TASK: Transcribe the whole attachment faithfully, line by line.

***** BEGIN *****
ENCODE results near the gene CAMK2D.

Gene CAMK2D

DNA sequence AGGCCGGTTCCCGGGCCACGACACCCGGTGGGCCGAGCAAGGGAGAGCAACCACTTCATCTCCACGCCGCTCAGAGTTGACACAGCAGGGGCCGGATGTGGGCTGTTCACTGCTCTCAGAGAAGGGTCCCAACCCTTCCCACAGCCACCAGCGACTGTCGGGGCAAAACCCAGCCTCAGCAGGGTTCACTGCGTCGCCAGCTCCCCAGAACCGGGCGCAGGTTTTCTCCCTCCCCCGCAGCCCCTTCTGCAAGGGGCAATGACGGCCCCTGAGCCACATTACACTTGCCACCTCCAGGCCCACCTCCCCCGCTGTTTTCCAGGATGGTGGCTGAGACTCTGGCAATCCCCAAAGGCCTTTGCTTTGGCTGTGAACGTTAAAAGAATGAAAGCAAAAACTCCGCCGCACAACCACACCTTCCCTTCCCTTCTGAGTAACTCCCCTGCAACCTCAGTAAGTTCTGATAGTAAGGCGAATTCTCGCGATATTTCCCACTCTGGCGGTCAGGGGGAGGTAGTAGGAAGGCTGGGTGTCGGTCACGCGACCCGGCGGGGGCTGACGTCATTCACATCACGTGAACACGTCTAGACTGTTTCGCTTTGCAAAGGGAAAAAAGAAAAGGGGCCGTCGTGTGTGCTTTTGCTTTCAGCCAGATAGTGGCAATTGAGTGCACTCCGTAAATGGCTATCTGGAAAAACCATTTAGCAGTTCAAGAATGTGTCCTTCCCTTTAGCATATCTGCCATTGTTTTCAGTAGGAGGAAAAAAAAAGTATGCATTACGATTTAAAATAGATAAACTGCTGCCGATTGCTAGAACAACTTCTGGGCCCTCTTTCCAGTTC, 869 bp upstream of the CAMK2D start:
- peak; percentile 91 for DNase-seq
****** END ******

ENCODE results near the gene CAMK2D.

Gene CAMK2D

DNA sequence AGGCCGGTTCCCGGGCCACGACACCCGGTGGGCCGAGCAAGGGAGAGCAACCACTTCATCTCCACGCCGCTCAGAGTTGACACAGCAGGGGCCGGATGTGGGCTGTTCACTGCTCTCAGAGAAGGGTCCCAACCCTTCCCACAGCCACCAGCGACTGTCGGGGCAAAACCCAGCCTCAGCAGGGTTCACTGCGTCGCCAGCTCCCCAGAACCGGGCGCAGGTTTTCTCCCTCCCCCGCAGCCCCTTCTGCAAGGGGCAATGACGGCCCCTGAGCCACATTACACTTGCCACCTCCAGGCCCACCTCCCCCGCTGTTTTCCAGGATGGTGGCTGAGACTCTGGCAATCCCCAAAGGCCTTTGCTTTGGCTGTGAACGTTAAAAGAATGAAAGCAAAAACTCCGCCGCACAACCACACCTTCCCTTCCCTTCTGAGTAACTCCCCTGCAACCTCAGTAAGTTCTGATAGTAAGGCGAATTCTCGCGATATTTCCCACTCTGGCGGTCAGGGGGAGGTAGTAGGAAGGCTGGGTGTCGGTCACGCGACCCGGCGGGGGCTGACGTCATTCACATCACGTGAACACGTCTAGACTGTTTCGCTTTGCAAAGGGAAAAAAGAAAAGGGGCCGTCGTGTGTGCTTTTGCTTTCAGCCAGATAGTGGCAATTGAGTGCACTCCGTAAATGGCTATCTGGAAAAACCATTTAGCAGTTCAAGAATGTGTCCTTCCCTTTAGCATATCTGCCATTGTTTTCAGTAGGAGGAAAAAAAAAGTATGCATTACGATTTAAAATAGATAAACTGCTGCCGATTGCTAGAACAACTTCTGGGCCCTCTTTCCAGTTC, 869 bp upstream of the CAMK2D start:
- peak; percentile 91 for DNase-seq